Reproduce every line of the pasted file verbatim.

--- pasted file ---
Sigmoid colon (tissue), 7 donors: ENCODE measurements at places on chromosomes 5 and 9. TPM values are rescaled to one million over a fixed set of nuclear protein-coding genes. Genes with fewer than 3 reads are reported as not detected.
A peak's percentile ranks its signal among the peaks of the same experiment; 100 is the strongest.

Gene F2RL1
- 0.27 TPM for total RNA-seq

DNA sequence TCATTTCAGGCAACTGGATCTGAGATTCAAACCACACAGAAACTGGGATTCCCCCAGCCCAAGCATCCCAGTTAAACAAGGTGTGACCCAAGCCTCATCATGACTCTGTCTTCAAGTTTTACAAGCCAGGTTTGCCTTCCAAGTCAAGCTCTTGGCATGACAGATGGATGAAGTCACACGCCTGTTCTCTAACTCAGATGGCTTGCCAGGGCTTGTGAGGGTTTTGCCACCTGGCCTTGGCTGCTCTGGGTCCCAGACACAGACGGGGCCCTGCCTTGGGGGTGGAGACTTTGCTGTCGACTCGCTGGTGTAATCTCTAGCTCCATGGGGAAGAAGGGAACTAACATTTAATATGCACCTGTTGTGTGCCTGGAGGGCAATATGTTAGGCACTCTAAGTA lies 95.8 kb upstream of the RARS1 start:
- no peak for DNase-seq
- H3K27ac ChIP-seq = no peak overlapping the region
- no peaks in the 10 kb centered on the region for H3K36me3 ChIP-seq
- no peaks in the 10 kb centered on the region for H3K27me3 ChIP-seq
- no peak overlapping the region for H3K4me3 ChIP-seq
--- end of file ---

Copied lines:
Sigmoid colon (tissue), 7 donors: ENCODE measurements at places on chromosomes 5 and 9. TPM values are rescaled to one million over a fixed set of nuclear protein-coding genes. Genes with fewer than 3 reads are reported as not detected.
A peak's percentile ranks its signal among the peaks of the same experiment; 100 is the strongest.

Gene F2RL1
- 0.27 TPM for total RNA-seq

DNA sequence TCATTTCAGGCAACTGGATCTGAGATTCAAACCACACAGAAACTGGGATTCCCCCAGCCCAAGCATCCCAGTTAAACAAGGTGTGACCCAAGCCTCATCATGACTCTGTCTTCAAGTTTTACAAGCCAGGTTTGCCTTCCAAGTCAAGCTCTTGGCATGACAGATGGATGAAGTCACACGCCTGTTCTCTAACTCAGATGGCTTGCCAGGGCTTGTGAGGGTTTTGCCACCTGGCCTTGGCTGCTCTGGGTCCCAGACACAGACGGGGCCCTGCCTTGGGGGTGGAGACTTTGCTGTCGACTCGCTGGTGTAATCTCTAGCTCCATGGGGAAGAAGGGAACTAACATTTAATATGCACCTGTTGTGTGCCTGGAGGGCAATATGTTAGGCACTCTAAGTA lies 95.8 kb upstream of the RARS1 start:
- no peak for DNase-seq
- H3K27ac ChIP-seq = no peak overlapping the region
- no peaks in the 10 kb centered on the region for H3K36me3 ChIP-seq
- no peaks in the 10 kb centered on the region for H3K27me3 ChIP-seq
- no peak overlapping the region for H3K4me3 ChIP-seq